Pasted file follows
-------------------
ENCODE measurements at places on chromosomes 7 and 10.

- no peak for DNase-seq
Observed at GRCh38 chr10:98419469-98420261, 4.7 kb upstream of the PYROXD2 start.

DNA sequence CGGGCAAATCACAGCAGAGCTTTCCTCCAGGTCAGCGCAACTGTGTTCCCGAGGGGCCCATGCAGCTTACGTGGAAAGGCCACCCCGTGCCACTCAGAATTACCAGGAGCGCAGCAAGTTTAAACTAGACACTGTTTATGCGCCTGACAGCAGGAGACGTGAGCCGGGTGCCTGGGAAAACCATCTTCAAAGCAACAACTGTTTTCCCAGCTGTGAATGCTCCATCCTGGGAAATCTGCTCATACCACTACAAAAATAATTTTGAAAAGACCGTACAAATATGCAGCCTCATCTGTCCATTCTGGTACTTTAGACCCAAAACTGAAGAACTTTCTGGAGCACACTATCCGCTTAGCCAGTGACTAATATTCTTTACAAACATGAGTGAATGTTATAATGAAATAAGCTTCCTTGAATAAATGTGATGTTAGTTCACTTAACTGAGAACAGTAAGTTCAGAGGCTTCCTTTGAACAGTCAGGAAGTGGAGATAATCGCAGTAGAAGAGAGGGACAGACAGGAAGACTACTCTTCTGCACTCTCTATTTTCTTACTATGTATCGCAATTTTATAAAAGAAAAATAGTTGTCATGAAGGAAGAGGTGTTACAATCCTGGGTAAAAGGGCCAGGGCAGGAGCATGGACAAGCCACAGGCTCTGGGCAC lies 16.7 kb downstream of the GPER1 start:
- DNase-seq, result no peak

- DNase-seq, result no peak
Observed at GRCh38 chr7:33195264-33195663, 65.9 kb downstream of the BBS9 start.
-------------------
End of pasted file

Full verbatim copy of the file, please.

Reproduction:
ENCODE measurements at places on chromosomes 7 and 10.

- no peak for DNase-seq
Observed at GRCh38 chr10:98419469-98420261, 4.7 kb upstream of the PYROXD2 start.

DNA sequence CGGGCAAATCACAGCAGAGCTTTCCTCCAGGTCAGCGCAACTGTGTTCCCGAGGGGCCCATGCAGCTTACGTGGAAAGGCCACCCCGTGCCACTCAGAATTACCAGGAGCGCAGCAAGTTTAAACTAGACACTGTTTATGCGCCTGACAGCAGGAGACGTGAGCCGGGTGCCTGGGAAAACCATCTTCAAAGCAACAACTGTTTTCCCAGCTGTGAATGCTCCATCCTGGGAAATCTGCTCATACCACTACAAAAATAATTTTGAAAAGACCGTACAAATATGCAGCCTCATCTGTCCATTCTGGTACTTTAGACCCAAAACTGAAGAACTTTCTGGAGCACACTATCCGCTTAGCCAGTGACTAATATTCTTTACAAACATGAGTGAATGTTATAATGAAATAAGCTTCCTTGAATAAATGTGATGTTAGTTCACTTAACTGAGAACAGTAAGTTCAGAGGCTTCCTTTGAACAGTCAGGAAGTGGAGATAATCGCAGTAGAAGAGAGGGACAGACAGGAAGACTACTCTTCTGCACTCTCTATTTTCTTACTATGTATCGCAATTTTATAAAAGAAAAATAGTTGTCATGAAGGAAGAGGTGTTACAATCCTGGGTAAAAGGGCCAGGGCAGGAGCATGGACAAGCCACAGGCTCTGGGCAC lies 16.7 kb downstream of the GPER1 start:
- DNase-seq, result no peak

- DNase-seq, result no peak
Observed at GRCh38 chr7:33195264-33195663, 65.9 kb downstream of the BBS9 start.